In particular, food and grocery delivery services generally capitalized on pandemic-related challenges, with demand increasing significantly as consumers sought to adhere to social distancing guidelines and avoid crowded markets and stores.
On the back of rising food delivery orders and a fall in ride-hailing demand, Grab’s two-year-old food delivery platform overtook its established transport service as the company’s main business line during 2020.In addition, both Gojek and Grab rapidly expanded their financial services into point-of-sale and online payments, and built on other offerings such as insurance services and business loans for small and medium-sized enterprises (SMEs).
Another field in which apps have played an important role during Covid-19 is medicine. To take a representative example, the Qatar Computing Research Institute (QCRI) worked with the Ministry of Public Health in developing a series of new digital platforms. QCRI launched an online self-assessment application – in an effort to reduce pressure on the country’s health system – that educates users on the symptoms of Covid-19, and advises them when to seek medical help.
Elsewhere, Indonesian telemedicine firm Halodoc partnered with Gojek and other public and private firms to offer Covid-19 consultations with doctors online, followed by the delivery of treatment direct to their homes.
In South Africa, meanwhile, the University of Cape Town produced a tracking app – called Covi-ID – that has been specifically tailored to local contexts. The software produces a personalised QR code that enables users to be tracked and traced in case of infection. This code can also be printed out by those without a smartphone or internet coverage.
Banking and fintech
Perhaps one of the more seismic shifts brought about by the pandemic was related to digital banking.
With purchases and transactions increasingly moving away from cash and towards digital channels during the coronavirus period, both central banks and private institutions around the world have continued to explore the potential of mobile banking and financial technology (fintech).
For example, in Kenya the central bank waived fees for financial transactions completed via mobile banking, while in Myanmar the government sought, where possible, to distribute one-off payments to vulnerable citizens through local digital platforms such as Wave Money and OnePay. Meanwhile, Trinidad & Tobago saw a marked increase in the uptake of fintech solutions as a direct result of the pandemic.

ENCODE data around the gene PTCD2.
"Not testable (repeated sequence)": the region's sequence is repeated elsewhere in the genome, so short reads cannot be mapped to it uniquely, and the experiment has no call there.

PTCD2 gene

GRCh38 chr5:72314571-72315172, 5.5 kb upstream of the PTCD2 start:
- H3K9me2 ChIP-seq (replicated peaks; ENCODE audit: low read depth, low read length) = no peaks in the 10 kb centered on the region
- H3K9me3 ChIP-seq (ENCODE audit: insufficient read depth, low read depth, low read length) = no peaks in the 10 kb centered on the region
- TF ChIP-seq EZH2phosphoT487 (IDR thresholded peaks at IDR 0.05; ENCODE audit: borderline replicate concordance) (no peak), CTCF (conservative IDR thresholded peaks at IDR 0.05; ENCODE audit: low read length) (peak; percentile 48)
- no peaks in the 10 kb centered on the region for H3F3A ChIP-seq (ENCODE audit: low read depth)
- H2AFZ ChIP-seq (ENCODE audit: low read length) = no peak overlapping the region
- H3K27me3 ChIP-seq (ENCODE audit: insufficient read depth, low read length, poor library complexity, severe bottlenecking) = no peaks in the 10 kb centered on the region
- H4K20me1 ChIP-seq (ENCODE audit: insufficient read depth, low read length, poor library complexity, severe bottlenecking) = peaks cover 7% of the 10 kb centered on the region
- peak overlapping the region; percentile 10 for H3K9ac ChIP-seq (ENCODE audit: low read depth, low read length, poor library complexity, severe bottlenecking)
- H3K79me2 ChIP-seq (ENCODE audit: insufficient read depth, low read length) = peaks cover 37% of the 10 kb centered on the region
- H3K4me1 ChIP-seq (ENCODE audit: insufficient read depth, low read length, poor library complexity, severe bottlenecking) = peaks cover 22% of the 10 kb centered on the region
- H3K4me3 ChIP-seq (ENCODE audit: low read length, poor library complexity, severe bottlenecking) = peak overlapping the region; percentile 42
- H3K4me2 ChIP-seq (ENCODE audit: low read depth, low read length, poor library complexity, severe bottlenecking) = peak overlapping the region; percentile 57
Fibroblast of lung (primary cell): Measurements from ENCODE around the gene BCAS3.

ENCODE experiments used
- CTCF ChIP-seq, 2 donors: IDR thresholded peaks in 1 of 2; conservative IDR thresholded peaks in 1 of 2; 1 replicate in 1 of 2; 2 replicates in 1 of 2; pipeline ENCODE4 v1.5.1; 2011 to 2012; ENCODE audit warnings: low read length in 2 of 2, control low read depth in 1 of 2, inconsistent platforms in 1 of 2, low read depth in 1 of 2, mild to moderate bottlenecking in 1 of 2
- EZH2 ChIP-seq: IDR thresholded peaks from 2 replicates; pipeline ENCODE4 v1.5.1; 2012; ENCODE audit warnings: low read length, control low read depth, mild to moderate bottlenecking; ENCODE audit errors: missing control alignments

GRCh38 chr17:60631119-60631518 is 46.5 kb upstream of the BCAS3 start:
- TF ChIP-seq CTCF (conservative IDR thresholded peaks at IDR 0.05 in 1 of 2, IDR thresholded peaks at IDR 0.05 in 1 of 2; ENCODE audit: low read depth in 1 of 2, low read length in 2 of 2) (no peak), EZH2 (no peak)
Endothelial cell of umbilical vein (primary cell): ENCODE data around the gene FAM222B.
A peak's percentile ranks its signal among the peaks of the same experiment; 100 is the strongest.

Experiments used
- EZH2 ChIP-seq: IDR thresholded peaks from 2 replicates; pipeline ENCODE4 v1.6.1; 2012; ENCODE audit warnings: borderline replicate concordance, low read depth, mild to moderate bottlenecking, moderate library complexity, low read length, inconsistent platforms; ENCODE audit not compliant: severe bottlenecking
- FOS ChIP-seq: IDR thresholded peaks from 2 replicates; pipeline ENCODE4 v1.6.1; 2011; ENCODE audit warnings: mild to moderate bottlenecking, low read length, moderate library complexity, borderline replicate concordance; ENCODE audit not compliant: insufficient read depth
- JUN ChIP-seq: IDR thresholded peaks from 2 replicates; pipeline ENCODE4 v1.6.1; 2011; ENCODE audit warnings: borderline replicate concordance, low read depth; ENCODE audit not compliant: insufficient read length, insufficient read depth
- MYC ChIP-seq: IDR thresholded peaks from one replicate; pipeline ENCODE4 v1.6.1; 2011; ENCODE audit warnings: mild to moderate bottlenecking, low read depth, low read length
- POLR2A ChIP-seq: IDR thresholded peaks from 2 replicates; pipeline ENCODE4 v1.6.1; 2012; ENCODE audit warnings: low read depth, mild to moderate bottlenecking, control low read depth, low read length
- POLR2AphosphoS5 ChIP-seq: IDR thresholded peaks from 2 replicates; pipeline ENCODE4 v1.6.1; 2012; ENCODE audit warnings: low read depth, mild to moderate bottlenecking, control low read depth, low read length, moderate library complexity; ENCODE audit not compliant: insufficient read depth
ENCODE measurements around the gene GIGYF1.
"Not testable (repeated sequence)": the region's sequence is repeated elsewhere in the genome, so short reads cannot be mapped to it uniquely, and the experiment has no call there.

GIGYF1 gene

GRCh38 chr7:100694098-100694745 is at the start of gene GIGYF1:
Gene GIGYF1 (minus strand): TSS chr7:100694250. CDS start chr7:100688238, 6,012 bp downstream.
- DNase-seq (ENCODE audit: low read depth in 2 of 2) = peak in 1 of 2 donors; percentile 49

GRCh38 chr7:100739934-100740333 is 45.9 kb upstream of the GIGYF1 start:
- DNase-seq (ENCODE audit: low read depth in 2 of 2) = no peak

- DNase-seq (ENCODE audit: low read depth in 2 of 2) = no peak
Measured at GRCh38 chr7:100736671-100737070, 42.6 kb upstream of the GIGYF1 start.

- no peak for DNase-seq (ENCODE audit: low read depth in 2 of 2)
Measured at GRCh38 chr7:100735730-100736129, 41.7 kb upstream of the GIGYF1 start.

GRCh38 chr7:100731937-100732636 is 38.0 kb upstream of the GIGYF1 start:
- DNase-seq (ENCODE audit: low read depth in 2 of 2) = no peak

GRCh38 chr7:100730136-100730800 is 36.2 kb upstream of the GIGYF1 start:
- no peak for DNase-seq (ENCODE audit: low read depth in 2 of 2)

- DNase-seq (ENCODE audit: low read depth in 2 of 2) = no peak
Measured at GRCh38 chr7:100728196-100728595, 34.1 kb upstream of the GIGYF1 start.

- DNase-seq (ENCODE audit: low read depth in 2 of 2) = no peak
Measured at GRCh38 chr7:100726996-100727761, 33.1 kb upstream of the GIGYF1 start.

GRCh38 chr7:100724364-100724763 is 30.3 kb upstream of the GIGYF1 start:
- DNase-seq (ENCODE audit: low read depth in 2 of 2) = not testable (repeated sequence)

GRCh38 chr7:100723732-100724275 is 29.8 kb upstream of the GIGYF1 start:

On a more expansive note, it was announced in June that Africa would receive a total of $50bn from the World Bank over the following 15 months towards its economic recovery. The bank identified the protection of SMEs as essential to its economic bounce-back from the coronavirus.
The continent’s SMEs were particularly hard hit by the pandemic. However, fintech solutions have helped these businesses overcome Covid-19-related challenges – principally by enabling digital transactions and facilitating fast and convenient access to credit.
The World Bank thus encouraged Africa to invest in digital technology, through the introduction of new digital platforms, the installation of digital infrastructure, the development of digital skills and the establishment of an enabling regulatory environment.
Such initiatives are just one of the ways in which digital solutions developed during the pandemic can result in lasting, positive change around the world.
A digital future
The acceleration of digitalisation and the widespread uptake of ICT-based solutions have helped emerging economies to weather the ongoing storm induced by the coronavirus pandemic. These adaptations have also demonstrated the broad-based benefits of technology for governments, companies and individuals.
While numerous challenges remain, including poor connectivity and the increased risk of cybercrime, many are tentatively hailing expanded digitalisation as one of the few positives to have emerged from the pandemic.